icddr,b endorses international call to action to end malnutrition by 2030

icddr,b has joined more than 50 organisations worldwide in a call to action on malnutrition, calling on governments to reach the sustainable development targets on nutrition through increased investment at the 2016 Nutrition for Growth Summit

This week, icddr,b endorsed a Call to Action on Malnutrition, committing to engaging with programme and policymakers to generate evidence and innovations to end malnutrition in all its forms by 2030. The movement was launched by the International Coalition of Advocacy on Nutrition (ICAN) in September 2015 as a way of encouraging global leaders to make new investments in nutrition at the 2016 Nutrition for Growth Summit. The purpose of the movement is to achieve the nutrition-related targets set out in the internationally agreed sustainable development goal 2: end hunger, achieve food security and improved nutrition and promote sustainable agriculture

ICAN represents a broad range of civil society organisations, like Bread for the World Institute and Concern Worldwide, and includes implementers, campaigners and foundations. The Call to Action on Malnutrition movement has been endorsed by over 50 organisations, including UNICEF and BRAC and now icddr,b.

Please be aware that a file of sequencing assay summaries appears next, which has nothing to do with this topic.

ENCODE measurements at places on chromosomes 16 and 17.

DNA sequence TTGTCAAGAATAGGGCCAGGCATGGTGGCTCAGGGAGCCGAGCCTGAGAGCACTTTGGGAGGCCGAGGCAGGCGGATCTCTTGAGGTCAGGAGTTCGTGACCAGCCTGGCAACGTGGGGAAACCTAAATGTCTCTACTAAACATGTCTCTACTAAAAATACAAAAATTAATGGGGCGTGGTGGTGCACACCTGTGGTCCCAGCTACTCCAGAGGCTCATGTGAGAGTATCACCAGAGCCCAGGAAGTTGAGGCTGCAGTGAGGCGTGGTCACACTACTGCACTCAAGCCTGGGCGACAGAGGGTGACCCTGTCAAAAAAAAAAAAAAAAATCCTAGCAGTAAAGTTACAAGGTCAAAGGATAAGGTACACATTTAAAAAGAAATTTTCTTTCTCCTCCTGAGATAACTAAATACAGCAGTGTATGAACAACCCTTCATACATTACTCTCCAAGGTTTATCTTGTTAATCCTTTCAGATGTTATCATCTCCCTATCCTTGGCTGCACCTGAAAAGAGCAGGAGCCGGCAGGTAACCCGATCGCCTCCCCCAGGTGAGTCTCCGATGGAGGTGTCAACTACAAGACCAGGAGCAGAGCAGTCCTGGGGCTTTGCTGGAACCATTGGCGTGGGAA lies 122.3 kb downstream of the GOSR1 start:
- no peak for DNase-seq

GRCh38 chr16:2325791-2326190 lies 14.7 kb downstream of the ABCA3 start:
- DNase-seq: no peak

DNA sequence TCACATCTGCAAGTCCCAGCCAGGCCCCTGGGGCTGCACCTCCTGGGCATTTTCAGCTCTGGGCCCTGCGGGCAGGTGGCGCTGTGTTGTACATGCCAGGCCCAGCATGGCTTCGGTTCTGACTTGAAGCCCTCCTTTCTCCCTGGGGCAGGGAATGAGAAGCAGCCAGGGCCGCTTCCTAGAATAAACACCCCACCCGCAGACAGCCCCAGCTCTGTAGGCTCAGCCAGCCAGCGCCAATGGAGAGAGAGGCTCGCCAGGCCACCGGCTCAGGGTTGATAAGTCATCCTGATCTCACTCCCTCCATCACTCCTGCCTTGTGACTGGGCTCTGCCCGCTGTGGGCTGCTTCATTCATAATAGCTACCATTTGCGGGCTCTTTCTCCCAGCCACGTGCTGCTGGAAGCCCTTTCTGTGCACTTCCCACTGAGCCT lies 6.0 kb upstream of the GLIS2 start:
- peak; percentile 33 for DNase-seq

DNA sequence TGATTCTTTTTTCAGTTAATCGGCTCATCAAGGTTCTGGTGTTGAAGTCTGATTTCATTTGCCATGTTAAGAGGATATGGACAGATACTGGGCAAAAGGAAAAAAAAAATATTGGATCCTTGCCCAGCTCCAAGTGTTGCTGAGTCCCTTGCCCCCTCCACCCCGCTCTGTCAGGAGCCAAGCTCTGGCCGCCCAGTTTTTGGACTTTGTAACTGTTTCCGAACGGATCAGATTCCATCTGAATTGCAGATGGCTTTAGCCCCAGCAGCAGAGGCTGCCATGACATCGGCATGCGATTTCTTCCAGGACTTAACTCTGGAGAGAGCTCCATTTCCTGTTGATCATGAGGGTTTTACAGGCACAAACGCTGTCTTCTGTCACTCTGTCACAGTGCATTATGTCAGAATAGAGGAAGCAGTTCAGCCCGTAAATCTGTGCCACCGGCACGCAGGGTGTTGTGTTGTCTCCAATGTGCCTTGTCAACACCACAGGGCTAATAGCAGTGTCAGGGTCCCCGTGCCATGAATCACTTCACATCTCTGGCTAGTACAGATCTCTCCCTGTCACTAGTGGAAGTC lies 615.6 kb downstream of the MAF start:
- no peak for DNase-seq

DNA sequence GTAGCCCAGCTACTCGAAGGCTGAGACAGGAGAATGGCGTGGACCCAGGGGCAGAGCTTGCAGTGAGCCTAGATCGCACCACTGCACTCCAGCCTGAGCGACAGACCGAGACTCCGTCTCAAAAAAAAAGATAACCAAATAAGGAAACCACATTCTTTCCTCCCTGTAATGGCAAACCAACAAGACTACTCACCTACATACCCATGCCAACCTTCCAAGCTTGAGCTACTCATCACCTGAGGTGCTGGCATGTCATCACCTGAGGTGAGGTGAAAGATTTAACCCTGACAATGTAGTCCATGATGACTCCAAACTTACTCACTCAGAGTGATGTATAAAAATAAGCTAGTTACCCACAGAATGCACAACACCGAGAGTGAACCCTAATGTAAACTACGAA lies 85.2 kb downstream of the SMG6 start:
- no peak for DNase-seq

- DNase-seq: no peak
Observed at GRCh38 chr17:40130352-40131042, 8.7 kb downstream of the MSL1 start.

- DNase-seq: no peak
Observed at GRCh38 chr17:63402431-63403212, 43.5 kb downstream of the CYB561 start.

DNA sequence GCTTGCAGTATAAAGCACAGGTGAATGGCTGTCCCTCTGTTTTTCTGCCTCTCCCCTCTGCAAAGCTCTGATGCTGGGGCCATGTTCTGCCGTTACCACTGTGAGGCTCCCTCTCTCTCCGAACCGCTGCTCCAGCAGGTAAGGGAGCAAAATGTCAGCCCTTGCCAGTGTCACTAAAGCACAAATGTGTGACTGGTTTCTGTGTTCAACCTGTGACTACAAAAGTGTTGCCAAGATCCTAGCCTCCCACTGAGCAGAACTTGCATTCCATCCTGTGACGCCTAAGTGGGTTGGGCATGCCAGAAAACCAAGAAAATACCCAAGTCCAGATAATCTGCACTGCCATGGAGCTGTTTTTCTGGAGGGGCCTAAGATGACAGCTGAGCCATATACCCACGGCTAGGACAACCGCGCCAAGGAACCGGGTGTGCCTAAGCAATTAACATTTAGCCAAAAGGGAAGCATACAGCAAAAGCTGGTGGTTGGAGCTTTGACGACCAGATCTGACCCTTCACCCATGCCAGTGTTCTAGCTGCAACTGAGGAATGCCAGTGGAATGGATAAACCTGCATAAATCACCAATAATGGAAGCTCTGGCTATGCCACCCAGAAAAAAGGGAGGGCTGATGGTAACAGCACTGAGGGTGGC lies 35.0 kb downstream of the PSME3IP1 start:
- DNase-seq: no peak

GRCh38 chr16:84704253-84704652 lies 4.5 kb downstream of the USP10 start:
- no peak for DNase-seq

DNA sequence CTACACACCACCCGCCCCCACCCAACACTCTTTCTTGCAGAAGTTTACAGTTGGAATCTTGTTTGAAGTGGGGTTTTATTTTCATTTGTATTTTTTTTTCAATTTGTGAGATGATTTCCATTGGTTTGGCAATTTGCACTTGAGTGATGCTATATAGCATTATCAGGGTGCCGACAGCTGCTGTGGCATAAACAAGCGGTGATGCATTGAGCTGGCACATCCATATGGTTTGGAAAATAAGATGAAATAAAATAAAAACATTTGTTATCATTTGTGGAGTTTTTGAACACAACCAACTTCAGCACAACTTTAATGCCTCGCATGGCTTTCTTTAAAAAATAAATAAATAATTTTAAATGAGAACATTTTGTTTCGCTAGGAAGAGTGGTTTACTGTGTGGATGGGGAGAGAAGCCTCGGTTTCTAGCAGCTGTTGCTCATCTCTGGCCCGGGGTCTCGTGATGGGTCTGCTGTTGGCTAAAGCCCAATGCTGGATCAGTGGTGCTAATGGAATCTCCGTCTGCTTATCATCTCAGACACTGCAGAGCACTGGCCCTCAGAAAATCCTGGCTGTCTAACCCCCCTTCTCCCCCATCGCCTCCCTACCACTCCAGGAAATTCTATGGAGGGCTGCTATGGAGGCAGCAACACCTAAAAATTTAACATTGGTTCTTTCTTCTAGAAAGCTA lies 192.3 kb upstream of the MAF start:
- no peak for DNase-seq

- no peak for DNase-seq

“Addressing the nutrition challenges at the political level will have a long-lasting impact,” says icddr,b’s Executive Director, Professor John D Clemens. “Governments and civil society alike can only develop sound policies and programmes to address nutrition if they are based on solid evidence.”

Launched at the United Nations General Assembly (UNGA) in September this year, the sustainable development goals are a set of inter-governmentally agreed targets relating to international development. They included, for the first time ever, a worldwide commitment to end all forms of malnutrition by 2030.

Malnutrition affects every country in the world, in one form or the other, but the bulk of the burden falls on low- and middle-income countries. South Asia, in particular, faces the greatest hunger burden out of all the regions in the world. This poor nutrition causes nearly half of all deaths in children under five, according to the World Health Organization.             

“Policies need to be in place, to tackle these problems,” says Dr. Tahmeed Ahmed, the director of icddr,b’s Centre for Nutrition and Food Security. “But at the same time we need to make sure that innovations, technologies and policies which tackle malnutrition are accessible, available, affordable and appropriate. We need to work together to ensure that the people who need it most benefit from these investments in nutrition,” he continues.

JL